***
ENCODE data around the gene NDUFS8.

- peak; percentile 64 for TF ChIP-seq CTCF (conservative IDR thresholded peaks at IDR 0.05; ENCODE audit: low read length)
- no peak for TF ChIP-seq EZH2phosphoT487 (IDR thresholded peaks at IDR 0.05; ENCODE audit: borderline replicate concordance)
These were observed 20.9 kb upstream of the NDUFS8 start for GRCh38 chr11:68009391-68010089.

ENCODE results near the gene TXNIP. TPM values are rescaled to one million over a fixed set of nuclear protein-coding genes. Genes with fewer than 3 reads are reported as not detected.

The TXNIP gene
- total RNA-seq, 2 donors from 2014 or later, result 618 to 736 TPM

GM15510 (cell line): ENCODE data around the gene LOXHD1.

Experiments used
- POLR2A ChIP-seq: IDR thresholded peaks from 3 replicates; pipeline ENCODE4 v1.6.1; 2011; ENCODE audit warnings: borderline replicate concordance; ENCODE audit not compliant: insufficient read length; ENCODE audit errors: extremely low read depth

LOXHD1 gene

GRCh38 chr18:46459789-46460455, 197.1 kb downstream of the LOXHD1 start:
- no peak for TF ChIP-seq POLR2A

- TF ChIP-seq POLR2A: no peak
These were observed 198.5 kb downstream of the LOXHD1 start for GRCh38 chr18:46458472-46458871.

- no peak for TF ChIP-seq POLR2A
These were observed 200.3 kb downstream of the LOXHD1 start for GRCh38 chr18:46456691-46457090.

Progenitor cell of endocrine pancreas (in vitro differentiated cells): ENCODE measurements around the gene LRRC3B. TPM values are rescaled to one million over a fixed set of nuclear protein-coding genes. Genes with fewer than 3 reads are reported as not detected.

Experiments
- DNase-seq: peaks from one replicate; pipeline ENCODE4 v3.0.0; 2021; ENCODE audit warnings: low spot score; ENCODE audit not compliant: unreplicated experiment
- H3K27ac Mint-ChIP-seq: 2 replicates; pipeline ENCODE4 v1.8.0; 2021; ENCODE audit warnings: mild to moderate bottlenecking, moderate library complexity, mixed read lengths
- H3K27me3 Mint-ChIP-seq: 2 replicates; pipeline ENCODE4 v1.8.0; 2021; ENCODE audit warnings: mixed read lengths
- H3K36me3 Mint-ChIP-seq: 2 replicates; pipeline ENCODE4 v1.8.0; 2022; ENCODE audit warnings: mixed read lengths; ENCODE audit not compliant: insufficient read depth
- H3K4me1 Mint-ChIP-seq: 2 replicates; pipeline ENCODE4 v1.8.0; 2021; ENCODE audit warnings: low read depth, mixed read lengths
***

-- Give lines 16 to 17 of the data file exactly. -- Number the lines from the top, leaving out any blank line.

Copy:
- no peak for TF ChIP-seq POLR2A
These were observed 200.3 kb downstream of the LOXHD1 start for GRCh38 chr18:46456691-46457090.